Neil Sugarman was recently honored by the Massachusetts Chapter of the American Board of Trial Advocates (ABOTA) as its 2015 recipient of the Robert Morris Trial Lawyer Award.
This award recognizes unusual courage and uncommon courtesy in civil litigation and is named for Robert Morris who was the second black man in the U.S. to be sworn into a bar, the first to practice actively in Massachusetts, and the first African-American to try and win a civil case in the Commonwealth.
Morris’ remarkable legal career included a suit he brought against the City of Boston attempting to force integration of the Boston Elementary Schools in 1847. He and Charles Sumner briefed the case before the Supreme Judicial Court, and, after the SJC decided against his position, he convinced the legislature to prohibit legal segregation in Massachusetts schools in 1855. Morris was one of the Commonwealth’s leading abolitionists, but his first love was the law, and he fashioned a highly successful legal career as a tough, but unflinchingly courteous, advocate.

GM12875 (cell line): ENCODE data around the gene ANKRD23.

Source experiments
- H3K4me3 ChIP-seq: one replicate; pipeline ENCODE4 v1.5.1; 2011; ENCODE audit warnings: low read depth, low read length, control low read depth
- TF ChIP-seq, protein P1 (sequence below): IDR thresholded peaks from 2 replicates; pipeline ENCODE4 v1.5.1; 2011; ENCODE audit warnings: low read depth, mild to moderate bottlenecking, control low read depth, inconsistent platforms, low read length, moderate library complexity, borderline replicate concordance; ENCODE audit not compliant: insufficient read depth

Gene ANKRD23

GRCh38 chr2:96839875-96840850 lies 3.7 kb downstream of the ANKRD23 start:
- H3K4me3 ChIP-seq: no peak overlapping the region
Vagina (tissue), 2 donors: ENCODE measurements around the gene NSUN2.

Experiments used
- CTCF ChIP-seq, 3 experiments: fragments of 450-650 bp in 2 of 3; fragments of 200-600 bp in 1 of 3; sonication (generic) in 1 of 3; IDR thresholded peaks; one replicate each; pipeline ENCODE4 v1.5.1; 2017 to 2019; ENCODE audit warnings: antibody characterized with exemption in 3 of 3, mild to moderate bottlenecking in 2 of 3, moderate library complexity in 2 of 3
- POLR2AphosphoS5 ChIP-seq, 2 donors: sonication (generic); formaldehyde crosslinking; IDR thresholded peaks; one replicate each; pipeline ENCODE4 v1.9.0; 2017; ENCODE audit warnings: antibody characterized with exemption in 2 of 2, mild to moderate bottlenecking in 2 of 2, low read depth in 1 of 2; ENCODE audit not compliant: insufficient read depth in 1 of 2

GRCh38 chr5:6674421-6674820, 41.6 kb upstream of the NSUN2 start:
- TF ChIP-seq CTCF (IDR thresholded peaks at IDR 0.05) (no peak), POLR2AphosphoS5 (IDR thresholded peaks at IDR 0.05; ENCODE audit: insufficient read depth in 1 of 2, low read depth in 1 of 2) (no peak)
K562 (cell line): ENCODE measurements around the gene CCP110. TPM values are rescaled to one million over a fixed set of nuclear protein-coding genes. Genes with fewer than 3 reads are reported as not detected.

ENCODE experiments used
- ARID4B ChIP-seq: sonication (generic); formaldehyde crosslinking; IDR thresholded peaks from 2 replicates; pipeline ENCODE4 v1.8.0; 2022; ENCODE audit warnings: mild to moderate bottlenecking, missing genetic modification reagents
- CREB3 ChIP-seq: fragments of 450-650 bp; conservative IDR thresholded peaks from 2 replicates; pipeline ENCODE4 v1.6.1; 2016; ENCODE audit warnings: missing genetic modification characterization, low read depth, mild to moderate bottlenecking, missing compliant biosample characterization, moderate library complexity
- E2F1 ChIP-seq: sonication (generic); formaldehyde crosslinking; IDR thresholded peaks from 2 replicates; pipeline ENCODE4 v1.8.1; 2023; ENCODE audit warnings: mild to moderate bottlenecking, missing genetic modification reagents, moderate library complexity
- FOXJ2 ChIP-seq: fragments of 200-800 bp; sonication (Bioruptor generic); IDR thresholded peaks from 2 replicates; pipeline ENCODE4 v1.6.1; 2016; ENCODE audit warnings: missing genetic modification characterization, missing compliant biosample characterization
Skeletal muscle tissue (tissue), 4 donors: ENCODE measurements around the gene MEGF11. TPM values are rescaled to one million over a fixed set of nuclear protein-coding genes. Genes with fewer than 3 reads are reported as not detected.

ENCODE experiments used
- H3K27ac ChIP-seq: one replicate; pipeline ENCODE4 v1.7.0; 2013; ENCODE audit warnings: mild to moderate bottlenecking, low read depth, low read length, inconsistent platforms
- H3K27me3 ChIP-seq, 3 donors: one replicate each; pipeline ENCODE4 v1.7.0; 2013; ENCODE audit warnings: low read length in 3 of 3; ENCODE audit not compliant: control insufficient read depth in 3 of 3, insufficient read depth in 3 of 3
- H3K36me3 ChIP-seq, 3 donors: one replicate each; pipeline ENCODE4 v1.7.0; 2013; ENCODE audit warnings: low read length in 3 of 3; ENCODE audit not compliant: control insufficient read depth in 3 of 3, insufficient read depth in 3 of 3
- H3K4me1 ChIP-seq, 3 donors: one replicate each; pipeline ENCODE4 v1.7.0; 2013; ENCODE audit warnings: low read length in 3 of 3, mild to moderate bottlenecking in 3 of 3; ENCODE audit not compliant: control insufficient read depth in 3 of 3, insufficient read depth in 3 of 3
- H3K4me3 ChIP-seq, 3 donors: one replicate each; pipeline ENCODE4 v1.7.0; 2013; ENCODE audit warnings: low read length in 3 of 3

According to Christopher Duggan, past president of the Massachusetts Chapter of ABOTA, the award is given to someone who has spent his career consistently raising the bar on legal excellence and civility in practice. “This is a long overdue award for Neil as he has, throughout his long and noteworthy career, demonstrated courtroom excellence, unfailing civility and promotion of the trial bar,” he continued, I have known Neil for many years and I have never once heard him raise his voice. He is a true professional in every sense of the word and I am pleased to be able to honor him in memory of another incredible legal advocate in Massachusetts.”
Neil Sugarman received the Robert Morris Trial Lawyer Award at ABOTA’s Constitution Day Dinner on September 17th at the Union Club in Boston.